Maybe Jewish history that has been continuously accepted for thousands of years and supported by overwhelming evidence is right, maybe the Muslims who are trying to destroy all evidence of Jewish history for political purposes are right.
It is a mystery:
Historical Certainty Proves Elusive at Jerusalem’s Holiest Place
Within Jerusalem’s holiest site, known as the Temple Mount to Jews and the Noble Sanctuary to Muslims, lies an explosive historical question that cuts to the essence of competing claims to what may be the world’s most contested piece of real estate.
The question, which many books and scholarly treatises have never definitively answered, is whether the 37-acre site, home to Islam’s sacred Dome of the Rock shrine and Al Aqsa Mosque, was also the precise location of two ancient Jewish temples, one built on the remains of the other, and both long since gone.
Those temples are integral to Jewish religious history and to Israel’s disputed assertions of sovereignty over all of Jerusalem. Many Palestinians, suspicious of Israel’s intentions for the site, have increasingly expressed doubt that the temples ever existed — at least in that location. Many Israelis regard such a challenge as false and inflammatory denialism.
The writer, Rick Gladstone, is either dense or knowingly deceptive.
Many archaeologists agree that the religious body of evidence, corroborated by other historical accounts and artifacts that have been recovered from the site or nearby, supports the narrative that the Dome of the Rock was built on or close to the place where the Jewish temples once stood.
No, every archaeologist and historian with a shred of intellectual honesty believes that. What is not 100% certain is the exact location of the Botei Mikdosh on the Mount, as Gladstone reports without understanding the words:
Kent Bramlett, a professor of archaeology and history of antiquity at La Sierra University in Riverside, Calif., said historical records of the destruction committed by the Romans, just by themselves, are “pretty overwhelming” in supporting the existence of the second temple in the immediate vicinity of the Dome of the Rock.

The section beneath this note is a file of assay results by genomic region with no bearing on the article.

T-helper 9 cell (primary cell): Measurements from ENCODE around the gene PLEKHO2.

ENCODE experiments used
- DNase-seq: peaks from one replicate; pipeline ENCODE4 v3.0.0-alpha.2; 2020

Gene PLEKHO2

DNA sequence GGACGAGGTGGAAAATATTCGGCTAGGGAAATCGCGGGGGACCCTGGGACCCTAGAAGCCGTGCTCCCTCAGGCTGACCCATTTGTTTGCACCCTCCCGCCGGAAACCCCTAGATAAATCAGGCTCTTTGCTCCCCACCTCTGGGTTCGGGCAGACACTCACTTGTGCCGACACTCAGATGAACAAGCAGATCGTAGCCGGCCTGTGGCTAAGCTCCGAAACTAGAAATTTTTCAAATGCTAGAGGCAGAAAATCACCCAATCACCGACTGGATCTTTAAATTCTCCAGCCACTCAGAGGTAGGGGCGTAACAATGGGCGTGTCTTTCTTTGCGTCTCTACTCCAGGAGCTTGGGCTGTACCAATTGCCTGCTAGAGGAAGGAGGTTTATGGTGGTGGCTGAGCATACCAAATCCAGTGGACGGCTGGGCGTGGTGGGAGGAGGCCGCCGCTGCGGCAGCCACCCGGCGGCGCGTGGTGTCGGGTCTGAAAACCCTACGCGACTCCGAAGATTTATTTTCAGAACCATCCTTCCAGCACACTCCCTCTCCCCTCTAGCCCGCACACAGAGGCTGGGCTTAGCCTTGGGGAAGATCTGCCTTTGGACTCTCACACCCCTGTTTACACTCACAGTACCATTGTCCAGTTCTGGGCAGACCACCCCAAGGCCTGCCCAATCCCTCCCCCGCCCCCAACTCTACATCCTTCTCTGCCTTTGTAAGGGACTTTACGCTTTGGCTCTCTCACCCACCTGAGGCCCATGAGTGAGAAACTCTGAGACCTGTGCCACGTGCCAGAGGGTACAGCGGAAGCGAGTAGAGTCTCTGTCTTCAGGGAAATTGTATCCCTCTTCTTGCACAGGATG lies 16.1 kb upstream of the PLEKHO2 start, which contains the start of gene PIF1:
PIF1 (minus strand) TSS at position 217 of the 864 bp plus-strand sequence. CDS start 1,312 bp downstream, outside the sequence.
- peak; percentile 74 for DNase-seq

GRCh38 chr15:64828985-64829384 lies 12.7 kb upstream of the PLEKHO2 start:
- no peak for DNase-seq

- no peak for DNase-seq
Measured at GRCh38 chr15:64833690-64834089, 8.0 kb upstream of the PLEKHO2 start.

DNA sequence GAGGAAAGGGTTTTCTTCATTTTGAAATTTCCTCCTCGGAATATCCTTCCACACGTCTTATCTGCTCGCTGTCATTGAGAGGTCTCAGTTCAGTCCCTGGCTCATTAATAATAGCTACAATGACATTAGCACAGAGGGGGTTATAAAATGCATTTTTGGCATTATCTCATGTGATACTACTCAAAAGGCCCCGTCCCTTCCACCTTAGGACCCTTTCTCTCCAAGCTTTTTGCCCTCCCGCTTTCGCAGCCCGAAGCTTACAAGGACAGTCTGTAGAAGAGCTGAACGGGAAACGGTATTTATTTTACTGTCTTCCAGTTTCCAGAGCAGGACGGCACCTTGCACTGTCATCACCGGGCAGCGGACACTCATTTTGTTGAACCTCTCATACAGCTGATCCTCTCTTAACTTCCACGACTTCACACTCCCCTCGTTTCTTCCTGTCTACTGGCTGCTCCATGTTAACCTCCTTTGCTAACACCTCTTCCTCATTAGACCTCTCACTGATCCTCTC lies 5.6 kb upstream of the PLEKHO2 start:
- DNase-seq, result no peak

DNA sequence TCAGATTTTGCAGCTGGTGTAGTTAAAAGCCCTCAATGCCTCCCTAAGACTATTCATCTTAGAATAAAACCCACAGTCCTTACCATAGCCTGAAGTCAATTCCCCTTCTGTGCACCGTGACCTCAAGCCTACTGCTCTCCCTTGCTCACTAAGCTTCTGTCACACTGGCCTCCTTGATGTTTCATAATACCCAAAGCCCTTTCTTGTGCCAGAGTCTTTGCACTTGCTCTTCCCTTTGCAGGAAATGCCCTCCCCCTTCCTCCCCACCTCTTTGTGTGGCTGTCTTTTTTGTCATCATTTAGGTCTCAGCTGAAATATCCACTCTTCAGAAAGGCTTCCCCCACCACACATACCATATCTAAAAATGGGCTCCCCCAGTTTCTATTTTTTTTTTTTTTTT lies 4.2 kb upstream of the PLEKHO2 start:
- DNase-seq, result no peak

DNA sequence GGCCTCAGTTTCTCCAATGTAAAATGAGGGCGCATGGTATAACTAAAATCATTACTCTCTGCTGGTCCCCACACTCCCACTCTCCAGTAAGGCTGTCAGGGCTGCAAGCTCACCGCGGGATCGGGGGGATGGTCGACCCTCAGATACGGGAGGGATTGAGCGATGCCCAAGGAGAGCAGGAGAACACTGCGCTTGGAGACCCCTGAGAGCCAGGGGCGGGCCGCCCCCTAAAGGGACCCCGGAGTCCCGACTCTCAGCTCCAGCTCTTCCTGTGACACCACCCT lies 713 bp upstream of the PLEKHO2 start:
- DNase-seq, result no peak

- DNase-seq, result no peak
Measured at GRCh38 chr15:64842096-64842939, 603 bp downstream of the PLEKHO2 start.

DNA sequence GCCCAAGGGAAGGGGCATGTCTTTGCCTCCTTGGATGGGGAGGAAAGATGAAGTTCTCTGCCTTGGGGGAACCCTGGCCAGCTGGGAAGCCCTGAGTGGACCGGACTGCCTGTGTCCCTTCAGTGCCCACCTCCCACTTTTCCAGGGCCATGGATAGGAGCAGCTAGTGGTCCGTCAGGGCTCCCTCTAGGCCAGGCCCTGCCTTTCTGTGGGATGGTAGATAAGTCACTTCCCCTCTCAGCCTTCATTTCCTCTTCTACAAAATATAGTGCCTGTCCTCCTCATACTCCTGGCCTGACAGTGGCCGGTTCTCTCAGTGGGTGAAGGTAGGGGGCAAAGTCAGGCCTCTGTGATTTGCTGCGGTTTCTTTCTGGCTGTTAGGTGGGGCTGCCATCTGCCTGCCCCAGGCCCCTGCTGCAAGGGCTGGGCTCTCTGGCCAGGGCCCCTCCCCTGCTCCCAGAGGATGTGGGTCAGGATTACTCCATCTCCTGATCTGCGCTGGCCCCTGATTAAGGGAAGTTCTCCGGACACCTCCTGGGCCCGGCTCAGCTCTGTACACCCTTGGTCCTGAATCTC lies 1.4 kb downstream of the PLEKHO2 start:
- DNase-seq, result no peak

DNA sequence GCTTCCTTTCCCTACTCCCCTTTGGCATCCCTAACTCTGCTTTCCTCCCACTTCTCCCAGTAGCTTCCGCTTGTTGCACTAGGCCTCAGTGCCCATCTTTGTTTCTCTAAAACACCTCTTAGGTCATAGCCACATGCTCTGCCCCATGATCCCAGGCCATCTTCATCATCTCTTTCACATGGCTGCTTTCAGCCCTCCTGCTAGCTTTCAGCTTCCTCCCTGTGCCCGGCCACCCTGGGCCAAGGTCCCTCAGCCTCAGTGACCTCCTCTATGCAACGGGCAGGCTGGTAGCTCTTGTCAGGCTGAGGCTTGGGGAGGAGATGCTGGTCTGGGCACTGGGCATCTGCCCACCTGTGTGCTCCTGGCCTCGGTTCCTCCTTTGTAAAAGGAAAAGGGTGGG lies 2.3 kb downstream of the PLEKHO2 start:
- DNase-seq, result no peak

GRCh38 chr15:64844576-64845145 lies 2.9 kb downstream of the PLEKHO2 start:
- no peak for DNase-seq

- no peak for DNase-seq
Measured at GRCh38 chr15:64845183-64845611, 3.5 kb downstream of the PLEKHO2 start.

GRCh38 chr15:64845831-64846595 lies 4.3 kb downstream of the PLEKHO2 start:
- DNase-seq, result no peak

Still, he said, “I think one has to be careful about saying it stood where the Dome of the Rock stood.”
There is a huge difference between saying that we are not certain of the exact physical location and dimensions of the Botei Mikdosh themselves, and saying that they were never built on the Har Habayis altogether, as the Arabs now claim and the New York Times is now saying is possible..
There is literally no doubt that the Second Bais Hamikdosh existed on the Har Habayos. There are huge stairs on the southern end leading up to the Mount; there are impressive arches and gates still extant from Herodian times, the Herodian extensions on the Mount itself and retaining walls still exist, and there are many ritual baths outside the complex to ensure purity for those ascending to the Mount. The Old City is not that large, and evidence from the Torah, Josephus and even Roman officials describe the existence of a huge, impressive Bais Hamikdosh in Yerushalayim – there is literally nowhere else it could have been.
While there is no archaeological evidence of the location of the First Bais Hamikdosh, the idea that Jews returning after exile to rebuild it would not place it on the exact same spot is equally ludicrous.
The New York Times, seizing on the uncertainty of the exact locations, is casting doubt on the existence of the Bais Hamikdosh on the Mount altogether – and giving credence to Arab denial. To say that there is a question as to “whether the 37-acre site… was also the precise location of two ancient Jewish temples” is a flat-out lie, and journalistic malpractice.
And giving credibility to those who want to deny Jewish history is anti-Semitism.
Elder of Ziyon – Algemeiner